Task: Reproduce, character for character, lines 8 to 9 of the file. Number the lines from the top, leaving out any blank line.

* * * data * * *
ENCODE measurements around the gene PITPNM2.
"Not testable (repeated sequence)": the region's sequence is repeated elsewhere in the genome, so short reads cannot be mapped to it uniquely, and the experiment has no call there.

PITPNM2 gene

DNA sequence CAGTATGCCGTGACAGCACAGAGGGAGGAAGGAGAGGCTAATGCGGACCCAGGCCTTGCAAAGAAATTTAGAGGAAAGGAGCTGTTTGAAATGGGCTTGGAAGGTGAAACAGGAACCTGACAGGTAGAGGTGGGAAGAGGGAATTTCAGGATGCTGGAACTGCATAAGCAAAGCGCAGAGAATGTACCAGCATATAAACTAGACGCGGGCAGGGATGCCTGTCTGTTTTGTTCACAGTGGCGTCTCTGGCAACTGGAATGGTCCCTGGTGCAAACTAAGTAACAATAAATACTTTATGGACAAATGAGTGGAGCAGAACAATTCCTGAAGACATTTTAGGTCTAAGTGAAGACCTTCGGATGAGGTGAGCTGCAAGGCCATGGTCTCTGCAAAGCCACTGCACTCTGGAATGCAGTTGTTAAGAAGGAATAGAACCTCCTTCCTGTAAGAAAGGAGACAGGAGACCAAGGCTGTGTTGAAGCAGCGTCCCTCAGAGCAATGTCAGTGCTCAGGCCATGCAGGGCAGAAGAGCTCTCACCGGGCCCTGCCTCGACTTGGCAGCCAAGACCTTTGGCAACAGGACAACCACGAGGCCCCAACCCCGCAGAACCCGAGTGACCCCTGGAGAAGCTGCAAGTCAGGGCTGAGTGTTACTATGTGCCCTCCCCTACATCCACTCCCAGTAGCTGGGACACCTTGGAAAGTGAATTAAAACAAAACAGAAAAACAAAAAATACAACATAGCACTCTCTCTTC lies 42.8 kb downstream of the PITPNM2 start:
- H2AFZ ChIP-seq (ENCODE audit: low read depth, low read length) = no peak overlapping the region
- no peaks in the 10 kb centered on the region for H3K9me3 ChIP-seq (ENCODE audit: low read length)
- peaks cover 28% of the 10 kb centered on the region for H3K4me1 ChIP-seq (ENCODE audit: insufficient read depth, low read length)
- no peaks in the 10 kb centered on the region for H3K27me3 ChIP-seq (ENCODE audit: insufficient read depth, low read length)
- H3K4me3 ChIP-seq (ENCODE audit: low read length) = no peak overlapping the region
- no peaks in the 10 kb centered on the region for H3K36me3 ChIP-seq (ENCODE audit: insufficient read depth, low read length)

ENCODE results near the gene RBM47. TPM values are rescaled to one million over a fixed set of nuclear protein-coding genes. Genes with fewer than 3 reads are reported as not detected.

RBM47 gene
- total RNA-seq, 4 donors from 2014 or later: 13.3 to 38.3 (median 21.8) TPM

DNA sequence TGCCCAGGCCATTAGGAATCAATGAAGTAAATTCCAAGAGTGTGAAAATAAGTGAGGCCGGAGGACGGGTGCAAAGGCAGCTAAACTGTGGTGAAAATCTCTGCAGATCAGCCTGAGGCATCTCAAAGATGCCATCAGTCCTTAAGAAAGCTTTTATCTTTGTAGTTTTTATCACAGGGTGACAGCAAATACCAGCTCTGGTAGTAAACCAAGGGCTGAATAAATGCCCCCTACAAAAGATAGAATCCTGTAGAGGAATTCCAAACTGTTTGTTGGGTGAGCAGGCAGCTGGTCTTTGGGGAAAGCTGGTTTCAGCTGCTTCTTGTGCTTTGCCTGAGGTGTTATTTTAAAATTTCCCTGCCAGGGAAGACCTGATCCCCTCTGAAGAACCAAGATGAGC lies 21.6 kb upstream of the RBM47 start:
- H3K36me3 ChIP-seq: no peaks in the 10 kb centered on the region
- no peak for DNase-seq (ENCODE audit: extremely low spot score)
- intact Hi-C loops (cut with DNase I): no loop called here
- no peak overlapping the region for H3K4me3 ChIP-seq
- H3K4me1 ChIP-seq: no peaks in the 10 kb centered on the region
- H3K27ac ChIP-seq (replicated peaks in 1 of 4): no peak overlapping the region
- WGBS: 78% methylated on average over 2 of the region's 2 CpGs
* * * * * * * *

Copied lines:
- no peaks in the 10 kb centered on the region for H3K27me3 ChIP-seq (ENCODE audit: insufficient read depth, low read length)
- H3K4me3 ChIP-seq (ENCODE audit: low read length) = no peak overlapping the region